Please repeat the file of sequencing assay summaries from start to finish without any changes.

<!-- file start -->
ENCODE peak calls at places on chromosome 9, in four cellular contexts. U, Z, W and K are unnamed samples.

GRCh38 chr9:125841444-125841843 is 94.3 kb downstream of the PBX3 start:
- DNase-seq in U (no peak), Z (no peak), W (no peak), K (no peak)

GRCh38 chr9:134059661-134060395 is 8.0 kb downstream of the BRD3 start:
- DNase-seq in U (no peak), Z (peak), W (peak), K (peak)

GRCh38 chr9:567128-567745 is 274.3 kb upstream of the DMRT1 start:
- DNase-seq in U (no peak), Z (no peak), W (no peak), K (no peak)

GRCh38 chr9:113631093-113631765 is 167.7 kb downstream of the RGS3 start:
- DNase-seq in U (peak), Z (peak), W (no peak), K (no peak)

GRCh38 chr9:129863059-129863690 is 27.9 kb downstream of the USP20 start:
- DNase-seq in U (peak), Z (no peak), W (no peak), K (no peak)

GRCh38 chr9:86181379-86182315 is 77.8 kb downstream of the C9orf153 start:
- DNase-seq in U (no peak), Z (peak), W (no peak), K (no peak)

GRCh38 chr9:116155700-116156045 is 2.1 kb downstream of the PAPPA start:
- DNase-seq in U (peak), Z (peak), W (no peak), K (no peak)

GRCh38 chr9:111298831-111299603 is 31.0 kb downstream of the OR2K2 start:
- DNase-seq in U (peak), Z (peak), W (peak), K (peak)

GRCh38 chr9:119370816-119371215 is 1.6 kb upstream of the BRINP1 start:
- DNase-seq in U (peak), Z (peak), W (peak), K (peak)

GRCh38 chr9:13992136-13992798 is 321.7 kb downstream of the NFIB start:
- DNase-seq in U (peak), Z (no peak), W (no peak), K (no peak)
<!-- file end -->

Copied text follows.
ENCODE peak calls at places on chromosome 9, in four cellular contexts. U, Z, W and K are unnamed samples.

GRCh38 chr9:125841444-125841843 is 94.3 kb downstream of the PBX3 start:
- DNase-seq in U (no peak), Z (no peak), W (no peak), K (no peak)

GRCh38 chr9:134059661-134060395 is 8.0 kb downstream of the BRD3 start:
- DNase-seq in U (no peak), Z (peak), W (peak), K (peak)

GRCh38 chr9:567128-567745 is 274.3 kb upstream of the DMRT1 start:
- DNase-seq in U (no peak), Z (no peak), W (no peak), K (no peak)

GRCh38 chr9:113631093-113631765 is 167.7 kb downstream of the RGS3 start:
- DNase-seq in U (peak), Z (peak), W (no peak), K (no peak)

GRCh38 chr9:129863059-129863690 is 27.9 kb downstream of the USP20 start:
- DNase-seq in U (peak), Z (no peak), W (no peak), K (no peak)

GRCh38 chr9:86181379-86182315 is 77.8 kb downstream of the C9orf153 start:
- DNase-seq in U (no peak), Z (peak), W (no peak), K (no peak)

GRCh38 chr9:116155700-116156045 is 2.1 kb downstream of the PAPPA start:
- DNase-seq in U (peak), Z (peak), W (no peak), K (no peak)

GRCh38 chr9:111298831-111299603 is 31.0 kb downstream of the OR2K2 start:
- DNase-seq in U (peak), Z (peak), W (peak), K (peak)

GRCh38 chr9:119370816-119371215 is 1.6 kb upstream of the BRINP1 start:
- DNase-seq in U (peak), Z (peak), W (peak), K (peak)

GRCh38 chr9:13992136-13992798 is 321.7 kb downstream of the NFIB start:
- DNase-seq in U (peak), Z (no peak), W (no peak), K (no peak)